Once known as Death Duties and then Capital Transfer Tax, this is
still thought of by many as a tax which applies only to the very
wealthy. This is not the case.
The Inheritance Tax "nil rate band" is £325,000 and will be frozen
at this level until at least 2017. This is an annual allowance and a spouse or Civil
Partner can be transferred to their individual
allowance after death (providing no lifetime transfers
occurred 7 years prior to first death and there was no distribution
of the nil rate band on death) doubling the available nil rate band
to £650,000 which could be used to reduce the estate's potential
Inheritance Tax bill.
The transfer must be applied for and is not automatic - the remaining spouse/Civil
Partner will need to apply to the Inland Revenue by using
Family Home Allowance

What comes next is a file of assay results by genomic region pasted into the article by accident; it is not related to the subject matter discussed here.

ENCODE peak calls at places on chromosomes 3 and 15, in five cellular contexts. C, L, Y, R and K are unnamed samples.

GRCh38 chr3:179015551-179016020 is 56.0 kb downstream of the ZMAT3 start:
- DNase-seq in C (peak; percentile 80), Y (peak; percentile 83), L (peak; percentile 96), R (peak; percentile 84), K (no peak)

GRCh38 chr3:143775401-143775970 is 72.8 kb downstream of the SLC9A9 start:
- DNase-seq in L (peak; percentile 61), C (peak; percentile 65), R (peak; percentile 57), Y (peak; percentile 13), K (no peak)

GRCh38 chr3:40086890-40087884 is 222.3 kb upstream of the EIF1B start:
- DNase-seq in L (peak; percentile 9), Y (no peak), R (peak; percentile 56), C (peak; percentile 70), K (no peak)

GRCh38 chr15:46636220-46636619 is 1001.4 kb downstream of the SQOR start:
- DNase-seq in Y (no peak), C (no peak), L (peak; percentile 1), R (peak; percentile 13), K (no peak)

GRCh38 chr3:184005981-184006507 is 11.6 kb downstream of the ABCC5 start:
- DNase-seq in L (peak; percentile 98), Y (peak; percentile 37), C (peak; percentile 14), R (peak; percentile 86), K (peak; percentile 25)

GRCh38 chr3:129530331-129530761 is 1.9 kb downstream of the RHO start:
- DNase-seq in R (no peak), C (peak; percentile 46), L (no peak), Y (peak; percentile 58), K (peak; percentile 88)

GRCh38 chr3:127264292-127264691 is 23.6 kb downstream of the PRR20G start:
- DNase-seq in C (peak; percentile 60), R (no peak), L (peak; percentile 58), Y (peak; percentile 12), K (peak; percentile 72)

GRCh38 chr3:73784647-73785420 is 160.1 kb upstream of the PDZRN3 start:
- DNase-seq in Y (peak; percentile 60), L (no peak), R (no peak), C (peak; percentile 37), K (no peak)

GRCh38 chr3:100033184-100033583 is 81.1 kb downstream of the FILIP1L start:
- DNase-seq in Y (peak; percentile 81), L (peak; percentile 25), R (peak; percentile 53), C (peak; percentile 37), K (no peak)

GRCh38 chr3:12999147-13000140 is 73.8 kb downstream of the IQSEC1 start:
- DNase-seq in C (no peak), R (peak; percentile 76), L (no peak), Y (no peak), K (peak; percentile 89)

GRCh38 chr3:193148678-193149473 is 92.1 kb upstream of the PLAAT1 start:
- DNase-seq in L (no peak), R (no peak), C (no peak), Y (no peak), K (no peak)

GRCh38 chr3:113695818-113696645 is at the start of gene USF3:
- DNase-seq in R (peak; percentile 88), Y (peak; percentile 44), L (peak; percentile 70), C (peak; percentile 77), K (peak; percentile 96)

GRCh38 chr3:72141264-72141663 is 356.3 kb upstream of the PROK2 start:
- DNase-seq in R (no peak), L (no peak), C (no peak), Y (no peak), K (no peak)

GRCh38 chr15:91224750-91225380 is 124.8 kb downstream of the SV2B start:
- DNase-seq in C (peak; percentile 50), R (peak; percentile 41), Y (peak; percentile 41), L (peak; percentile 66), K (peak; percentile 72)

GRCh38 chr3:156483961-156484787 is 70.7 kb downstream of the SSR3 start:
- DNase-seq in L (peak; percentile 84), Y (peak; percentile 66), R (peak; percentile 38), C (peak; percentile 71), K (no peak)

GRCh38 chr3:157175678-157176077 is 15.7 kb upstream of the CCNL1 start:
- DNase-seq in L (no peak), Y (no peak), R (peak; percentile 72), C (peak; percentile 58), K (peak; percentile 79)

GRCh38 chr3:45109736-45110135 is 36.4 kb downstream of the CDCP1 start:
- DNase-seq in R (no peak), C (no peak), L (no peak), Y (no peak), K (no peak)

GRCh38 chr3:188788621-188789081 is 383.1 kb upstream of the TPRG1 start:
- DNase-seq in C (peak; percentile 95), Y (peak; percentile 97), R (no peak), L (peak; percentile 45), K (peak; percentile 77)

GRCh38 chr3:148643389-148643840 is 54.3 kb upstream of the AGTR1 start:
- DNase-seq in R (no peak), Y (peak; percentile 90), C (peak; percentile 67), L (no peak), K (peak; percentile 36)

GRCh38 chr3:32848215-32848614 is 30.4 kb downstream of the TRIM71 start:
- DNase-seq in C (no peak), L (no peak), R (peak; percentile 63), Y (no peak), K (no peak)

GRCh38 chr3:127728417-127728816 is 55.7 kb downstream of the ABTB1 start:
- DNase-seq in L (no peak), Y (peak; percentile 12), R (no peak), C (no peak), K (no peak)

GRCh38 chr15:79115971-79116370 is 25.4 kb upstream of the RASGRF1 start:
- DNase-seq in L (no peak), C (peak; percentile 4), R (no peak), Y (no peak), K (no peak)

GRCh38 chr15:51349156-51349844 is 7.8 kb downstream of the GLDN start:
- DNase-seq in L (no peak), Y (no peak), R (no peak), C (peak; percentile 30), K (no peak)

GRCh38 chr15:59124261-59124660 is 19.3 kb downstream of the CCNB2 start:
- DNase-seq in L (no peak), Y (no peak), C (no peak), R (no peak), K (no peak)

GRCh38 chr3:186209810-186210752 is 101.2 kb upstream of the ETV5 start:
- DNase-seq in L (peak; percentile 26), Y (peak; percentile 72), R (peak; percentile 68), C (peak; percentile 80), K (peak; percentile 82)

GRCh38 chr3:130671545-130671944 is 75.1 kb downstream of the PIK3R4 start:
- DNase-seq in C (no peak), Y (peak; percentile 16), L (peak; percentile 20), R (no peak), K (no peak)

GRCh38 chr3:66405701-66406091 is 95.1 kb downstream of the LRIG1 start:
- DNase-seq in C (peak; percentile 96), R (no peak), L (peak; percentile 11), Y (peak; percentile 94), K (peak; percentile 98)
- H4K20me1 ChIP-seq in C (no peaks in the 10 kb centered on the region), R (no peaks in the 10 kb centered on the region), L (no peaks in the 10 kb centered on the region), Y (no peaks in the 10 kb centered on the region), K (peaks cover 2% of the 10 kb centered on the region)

The Government will add a “family home allowance”, eventually worth
£175,000 per person, to the existing £325,000 tax free allowance
from April 6th 2017.
This means that if you own a property worth up to £1m you will be
able to leave it to children or grandchildren completely free of
inheritance tax from April 2020. However, if a couple have no
children this allowance cannot be utilised.
This additional allowance will be £100,000 in 2017/18, £125,000 in
2018/19, £150,000 in 2019/20, and £175,000 in 2020/21. This will
allow individuals to pass on assets worth up to £500,000, including
a family home, without paying any Inheritance Tax at all. For married couples
and civil partners, the total is £1m.
This additional allowance will be gradually withdrawn for estates
worth more than £2m.
Anyone who wants to downsize to a smaller property will be eligible
for an “inheritance tax credit” so that even if they sell an
expensive property they will still qualify for the new threshold
providing the bulk of the estate is left to direct descendants.
The transferable nil rate band does not apply to co-habitees and so
a Discretionary Trust in your Wills could save your estate up to
£130,000 in tax.
Align Wills and Trusts can
help you with this procedure and ensure that your beneficiaries do
have the opportunity to use both of your nil rate band allowances to
reduce any potential Inheritance Tax liability.